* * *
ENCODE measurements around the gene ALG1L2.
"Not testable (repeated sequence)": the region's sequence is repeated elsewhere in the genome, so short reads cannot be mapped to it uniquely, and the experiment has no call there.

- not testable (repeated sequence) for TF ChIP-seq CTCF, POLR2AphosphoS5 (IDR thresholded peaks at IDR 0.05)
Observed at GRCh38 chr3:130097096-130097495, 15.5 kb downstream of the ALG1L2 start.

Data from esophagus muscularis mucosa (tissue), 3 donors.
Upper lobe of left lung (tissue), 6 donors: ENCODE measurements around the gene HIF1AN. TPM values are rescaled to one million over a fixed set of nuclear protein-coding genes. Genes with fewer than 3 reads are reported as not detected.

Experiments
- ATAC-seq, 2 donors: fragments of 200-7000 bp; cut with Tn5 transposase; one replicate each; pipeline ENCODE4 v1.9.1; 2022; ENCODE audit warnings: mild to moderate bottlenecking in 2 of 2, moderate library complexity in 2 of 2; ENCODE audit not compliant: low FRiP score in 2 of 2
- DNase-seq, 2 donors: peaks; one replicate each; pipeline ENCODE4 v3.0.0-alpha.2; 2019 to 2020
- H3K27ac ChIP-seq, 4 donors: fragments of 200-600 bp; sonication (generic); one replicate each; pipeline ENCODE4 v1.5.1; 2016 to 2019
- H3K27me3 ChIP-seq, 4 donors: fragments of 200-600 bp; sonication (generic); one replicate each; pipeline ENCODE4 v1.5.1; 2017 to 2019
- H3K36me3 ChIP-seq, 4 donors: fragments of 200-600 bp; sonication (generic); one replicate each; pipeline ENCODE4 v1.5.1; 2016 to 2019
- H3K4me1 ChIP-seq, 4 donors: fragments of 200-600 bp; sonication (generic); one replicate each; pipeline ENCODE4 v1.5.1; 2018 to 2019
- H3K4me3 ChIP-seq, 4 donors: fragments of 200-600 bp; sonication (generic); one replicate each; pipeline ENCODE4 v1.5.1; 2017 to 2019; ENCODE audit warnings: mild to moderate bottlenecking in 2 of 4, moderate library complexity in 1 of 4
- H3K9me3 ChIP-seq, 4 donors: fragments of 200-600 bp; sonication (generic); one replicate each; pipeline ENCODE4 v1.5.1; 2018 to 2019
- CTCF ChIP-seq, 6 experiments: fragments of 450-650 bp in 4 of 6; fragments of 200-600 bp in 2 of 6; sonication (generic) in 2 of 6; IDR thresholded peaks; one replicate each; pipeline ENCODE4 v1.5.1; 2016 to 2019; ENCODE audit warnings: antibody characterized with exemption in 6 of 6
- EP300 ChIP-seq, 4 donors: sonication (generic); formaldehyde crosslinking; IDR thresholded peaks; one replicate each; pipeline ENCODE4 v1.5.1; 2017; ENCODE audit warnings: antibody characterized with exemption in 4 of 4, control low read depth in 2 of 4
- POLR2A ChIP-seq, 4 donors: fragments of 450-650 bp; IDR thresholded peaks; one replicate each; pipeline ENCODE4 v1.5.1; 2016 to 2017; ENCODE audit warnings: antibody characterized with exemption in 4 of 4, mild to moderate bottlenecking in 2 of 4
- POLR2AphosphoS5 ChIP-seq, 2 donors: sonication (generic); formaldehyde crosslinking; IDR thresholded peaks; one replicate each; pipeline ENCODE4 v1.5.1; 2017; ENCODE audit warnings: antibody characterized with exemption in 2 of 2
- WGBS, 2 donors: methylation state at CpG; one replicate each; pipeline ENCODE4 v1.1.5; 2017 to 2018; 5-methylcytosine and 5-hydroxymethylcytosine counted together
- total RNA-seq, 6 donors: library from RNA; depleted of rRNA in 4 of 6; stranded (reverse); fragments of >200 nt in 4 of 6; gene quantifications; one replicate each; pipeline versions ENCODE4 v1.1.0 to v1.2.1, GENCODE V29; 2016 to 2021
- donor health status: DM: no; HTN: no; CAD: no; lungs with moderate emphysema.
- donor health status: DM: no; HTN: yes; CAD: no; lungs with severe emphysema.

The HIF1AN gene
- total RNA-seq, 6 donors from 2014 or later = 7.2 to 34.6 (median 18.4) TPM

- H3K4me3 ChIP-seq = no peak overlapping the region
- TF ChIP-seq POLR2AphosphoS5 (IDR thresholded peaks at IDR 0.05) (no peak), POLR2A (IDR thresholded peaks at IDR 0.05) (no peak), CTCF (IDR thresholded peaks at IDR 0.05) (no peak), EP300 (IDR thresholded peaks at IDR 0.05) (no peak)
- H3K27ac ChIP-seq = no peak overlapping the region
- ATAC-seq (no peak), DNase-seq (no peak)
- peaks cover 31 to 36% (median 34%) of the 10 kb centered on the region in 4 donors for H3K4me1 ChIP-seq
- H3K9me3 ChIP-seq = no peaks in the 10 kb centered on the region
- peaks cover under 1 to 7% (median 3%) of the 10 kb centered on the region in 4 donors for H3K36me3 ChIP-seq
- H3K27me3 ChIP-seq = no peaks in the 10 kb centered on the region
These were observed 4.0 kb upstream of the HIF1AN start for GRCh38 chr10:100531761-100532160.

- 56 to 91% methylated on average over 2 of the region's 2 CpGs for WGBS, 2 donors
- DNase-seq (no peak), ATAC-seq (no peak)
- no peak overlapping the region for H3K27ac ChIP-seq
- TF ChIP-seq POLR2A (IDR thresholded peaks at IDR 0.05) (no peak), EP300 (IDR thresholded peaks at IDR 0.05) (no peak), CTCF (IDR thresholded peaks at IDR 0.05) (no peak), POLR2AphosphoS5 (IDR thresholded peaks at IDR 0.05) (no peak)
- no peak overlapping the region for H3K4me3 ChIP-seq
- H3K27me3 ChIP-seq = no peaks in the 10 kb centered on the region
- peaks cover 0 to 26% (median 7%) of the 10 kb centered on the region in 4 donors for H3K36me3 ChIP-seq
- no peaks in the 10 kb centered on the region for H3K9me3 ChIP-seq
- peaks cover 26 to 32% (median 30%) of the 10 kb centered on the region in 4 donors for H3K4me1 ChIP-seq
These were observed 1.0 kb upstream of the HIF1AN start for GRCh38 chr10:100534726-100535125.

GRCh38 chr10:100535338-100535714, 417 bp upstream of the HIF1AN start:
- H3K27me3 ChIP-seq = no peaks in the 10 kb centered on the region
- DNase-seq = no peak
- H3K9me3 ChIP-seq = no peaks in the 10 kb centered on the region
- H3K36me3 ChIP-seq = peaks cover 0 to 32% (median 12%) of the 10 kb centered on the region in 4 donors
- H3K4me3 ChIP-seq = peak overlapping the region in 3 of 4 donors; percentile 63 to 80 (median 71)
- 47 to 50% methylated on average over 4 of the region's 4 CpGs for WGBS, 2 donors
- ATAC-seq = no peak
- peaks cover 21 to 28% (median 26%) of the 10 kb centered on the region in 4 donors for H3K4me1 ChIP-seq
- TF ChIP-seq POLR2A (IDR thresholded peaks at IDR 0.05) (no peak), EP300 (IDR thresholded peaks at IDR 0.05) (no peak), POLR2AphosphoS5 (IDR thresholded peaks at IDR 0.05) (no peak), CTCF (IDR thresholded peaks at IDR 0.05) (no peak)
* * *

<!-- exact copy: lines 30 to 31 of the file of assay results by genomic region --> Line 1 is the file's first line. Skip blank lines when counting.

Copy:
- peaks cover 31 to 36% (median 34%) of the 10 kb centered on the region in 4 donors for H3K4me1 ChIP-seq
- H3K9me3 ChIP-seq = no peaks in the 10 kb centered on the region